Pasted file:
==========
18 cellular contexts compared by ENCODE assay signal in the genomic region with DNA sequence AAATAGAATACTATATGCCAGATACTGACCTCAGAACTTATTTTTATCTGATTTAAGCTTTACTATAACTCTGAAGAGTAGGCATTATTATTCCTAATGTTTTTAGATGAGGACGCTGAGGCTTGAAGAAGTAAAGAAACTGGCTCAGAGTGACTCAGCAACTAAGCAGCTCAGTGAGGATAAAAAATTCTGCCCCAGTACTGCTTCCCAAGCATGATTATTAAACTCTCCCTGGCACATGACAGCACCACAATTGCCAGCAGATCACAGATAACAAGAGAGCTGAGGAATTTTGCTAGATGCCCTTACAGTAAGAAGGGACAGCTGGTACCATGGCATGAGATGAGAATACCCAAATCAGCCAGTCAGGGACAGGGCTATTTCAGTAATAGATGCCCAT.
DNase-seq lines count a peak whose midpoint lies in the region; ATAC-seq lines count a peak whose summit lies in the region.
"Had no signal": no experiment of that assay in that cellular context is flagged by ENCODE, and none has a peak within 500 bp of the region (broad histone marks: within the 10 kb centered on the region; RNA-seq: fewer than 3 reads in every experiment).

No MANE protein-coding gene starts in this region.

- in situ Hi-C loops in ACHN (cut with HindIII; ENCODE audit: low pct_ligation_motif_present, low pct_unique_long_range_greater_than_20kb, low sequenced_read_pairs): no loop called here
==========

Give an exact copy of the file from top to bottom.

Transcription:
18 cellular contexts compared by ENCODE assay signal in the genomic region with DNA sequence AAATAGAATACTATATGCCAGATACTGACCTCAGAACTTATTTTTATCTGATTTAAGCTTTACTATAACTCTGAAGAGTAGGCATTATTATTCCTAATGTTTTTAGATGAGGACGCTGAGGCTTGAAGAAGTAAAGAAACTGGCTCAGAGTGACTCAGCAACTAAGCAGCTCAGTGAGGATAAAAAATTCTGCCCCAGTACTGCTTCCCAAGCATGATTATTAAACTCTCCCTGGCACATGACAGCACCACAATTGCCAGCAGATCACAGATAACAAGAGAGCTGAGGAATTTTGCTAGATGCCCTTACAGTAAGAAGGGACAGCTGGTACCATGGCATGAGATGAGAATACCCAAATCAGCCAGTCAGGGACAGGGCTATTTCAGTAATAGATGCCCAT.
DNase-seq lines count a peak whose midpoint lies in the region; ATAC-seq lines count a peak whose summit lies in the region.
"Had no signal": no experiment of that assay in that cellular context is flagged by ENCODE, and none has a peak within 500 bp of the region (broad histone marks: within the 10 kb centered on the region; RNA-seq: fewer than 3 reads in every experiment).

No MANE protein-coding gene starts in this region.

- in situ Hi-C loops in ACHN (cut with HindIII; ENCODE audit: low pct_ligation_motif_present, low pct_unique_long_range_greater_than_20kb, low sequenced_read_pairs): no loop called here